In the past I used to travel to Asia as a cameraman and director to shoot television commercials. I marveled at the seemingly endless stream of TVCs to be shot – a different version of the same TVC for every country.
Then one morning I woke up to the fact that my assistant would soon be doing my job at half the price with no travel costs, and this soon came to pass.
I still remained in Asia, firstly as an operations manager for a large multinational production and post-production facility and then as a marketer for Australian production and post-production facilities. When that gig came to an end I worked for a major advertising agency in Australia as a TVC producer.
Adapting regional television commercials to suit any country
I soon learned that the more forward thinking advertisers were shooting regional TVCs that could be adapted for any country with a simple voice over change. I started to look a lot more closely at what worked regionally, and came to the conclusion that the basic messages of advertising are universal.
Of course regional TVCs cannot be produced from any old TVC script; they had to be crafted specifically for the purpose. The agency I worked for had some very clever creative teams and we produced some very effective and clever regional TVCs.
We also produced a real stinker, primarily because our client wanted to use a jingle written in English that did not translate well into Hindi or Bahasa, or any other language for that matter. In the same commercial, we also had problems with the acting.
What passes for normal domestic behavior for a liberal Sri Lankan Buddhist mother does not sit well with a strict Muslim from Bangladesh, but that’s another story.
Reduced costs make regional TVCs a hot topic
The main changes that now make the regional TVC a hot topic, are the reduced costs (I calculate that savings of close to 60% can be achieved across both creative concept and production costs) and the acceptance of international fast moving consumer goods (FMCGs) by the ever increasing middle classes of Asia.
Gone is the nationalistic rhetoric of the past as the world market-place takes over, being an international producer of FMCGs is now seen as a positive.
There are several factors that have changed the way Asians see themselves. Inter-Asia tourism is a big factor thanks to budget airlines and the ever expanding middle classes are now starting to travel, educate their children off shore and embrace the internet.
These globally savvy Asian citizens are aware of how the global economy works. It is these educated citizens who buy the internationally produced FMCG products. Alas, there are still lots of rural poor in most Asian countries but these are not the target market for the international FMCG producers.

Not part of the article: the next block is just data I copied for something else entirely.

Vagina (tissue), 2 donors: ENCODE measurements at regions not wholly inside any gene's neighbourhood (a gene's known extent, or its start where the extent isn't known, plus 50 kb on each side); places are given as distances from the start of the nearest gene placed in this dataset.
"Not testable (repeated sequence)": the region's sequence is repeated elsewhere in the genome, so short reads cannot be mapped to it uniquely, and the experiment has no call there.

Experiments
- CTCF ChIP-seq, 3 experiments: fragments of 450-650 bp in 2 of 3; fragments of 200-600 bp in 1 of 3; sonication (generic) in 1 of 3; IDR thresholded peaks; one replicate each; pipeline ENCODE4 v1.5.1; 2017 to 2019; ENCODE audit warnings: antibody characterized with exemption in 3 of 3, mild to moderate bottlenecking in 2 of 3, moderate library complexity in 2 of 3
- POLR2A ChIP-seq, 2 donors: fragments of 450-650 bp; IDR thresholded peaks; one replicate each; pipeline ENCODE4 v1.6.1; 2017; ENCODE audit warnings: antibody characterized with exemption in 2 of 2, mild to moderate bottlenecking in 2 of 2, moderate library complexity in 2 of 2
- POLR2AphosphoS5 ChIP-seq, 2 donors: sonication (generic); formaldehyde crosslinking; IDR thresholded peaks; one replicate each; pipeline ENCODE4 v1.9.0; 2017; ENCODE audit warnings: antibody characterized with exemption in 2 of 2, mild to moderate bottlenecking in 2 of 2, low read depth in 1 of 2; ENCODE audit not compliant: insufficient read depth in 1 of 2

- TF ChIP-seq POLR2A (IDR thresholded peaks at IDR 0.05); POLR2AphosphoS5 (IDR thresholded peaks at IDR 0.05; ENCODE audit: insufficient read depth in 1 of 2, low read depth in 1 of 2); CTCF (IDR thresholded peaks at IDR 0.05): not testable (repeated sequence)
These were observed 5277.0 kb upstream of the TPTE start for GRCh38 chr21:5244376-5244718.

These rural poor still harbor the prejudices and superstitions of the past and to be brutally frank cannot afford what the international FMCG producers are selling anyway.
The ever expanding middle classes of Asia inhabit the cities. Seven out of ten of the world’s predicted super cities are in Asia which makes for a massive market without even factoring in the rural poor.
Agencies have a vested interest in being the repository of all things cultural
It is interesting to note that in the current TVCs for the presidential race in Indonesia the presidential hopeful Prabowo Subianto uses young women in tight jeans and tee shirts as cheer-leader type dancers in his campaign TVCs. This man is trying to convince all Indonesians to vote for him.
One would expect that he (or his spin doctors) know something about the current mindset of Indonesians in general, and yet Indonesian agencies (mostly with foreign creative heads and strategists) would have us believe that this brazen exhibition is unacceptable to mainstream Muslim Indonesians.
Of course the agencies have a vested interest in being the repository of all things cultural in any given market. This fear of the unknown puts the frighteners on any international FMCG producer considering one size fits all advertising across the region.
And of course the agencies have anecdotal evidence of regional campaigns that have turned into disasters. By my reckoning these anecdotal disasters happened about 15 to 20 years ago and yet they still get trotted out as if they happened yesterday.
Quite frankly as an Asia observer for the last 30 years I am bemused by the agencies that discourage regional TVCs primarily for the protection of their own bottom line.
Are you still producing different ads for the same product?
If you are a producer of FMCGs and you are still producing different ads for the same product across SE Asia or North Asia for instance, you seriously need to look at your strategy and the costs involved. If your competition embraces regional ads before you, you may be on the back foot because your competitors may sink their savings into bigger media buys.
If as an advertiser you are confused by these conflicting points of view regarding staying with the status quo or moving to the regional creative and production model, I would suggest that you at least investigate the regional model.
Most players you can ask for advice will have vested interests in either the current or the future model, and this of course will colour the answers or points of view they will put forward.
So it makes sense to ask an unbiased third party for straight answers. TrinityP3 has consultants in production that both live in, and/or work in Asia; they have hands on experience with both models.
As Sun Tzu, author of The Art of War should have said, “Knowledge is power, but be very careful who supplies you with that knowledge”